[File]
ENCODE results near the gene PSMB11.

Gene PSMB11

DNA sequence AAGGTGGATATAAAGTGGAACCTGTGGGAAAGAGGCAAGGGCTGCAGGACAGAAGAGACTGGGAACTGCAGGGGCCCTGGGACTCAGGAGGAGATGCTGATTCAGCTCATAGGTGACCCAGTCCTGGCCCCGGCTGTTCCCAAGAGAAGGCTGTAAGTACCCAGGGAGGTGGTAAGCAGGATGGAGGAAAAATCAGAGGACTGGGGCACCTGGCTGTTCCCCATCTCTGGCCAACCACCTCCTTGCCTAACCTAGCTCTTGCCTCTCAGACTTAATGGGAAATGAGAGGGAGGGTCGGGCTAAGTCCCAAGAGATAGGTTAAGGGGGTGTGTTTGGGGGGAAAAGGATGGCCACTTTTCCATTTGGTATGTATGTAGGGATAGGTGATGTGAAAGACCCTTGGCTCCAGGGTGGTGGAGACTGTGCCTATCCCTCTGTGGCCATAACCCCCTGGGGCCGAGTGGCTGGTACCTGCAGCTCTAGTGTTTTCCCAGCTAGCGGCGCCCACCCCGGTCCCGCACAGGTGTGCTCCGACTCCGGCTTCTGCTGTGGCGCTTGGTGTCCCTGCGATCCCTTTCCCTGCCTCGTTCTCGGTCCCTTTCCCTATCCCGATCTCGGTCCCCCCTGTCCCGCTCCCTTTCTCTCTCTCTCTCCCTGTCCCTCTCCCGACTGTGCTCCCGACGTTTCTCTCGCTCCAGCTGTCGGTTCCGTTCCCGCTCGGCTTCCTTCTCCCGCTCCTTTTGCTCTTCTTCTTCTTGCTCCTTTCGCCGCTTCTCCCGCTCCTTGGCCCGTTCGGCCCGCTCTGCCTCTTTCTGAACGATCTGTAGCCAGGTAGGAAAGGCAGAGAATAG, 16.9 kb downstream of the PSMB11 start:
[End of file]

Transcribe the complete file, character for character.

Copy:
ENCODE results near the gene PSMB11.

Gene PSMB11

DNA sequence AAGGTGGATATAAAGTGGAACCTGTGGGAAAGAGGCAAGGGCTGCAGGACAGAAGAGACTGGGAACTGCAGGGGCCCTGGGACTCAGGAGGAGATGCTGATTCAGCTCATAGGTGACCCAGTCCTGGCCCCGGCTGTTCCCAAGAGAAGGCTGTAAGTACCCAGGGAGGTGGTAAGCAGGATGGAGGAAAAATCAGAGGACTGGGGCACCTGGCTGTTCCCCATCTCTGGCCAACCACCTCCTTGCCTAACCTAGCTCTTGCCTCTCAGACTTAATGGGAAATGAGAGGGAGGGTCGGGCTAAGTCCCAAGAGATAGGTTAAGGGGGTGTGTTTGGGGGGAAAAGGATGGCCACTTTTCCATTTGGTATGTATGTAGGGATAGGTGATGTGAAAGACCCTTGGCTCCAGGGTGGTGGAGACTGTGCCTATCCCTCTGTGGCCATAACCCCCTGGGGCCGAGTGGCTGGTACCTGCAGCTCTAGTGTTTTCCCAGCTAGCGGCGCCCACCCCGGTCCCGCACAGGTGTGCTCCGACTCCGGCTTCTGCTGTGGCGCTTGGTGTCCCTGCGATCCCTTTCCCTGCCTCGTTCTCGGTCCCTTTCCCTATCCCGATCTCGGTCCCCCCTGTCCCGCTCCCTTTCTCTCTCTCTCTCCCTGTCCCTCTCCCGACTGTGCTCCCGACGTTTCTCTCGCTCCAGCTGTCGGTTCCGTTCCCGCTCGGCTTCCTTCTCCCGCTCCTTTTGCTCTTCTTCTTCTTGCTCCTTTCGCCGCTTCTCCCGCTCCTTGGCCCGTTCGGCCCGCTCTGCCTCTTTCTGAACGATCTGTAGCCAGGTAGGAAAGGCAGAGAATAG, 16.9 kb downstream of the PSMB11 start: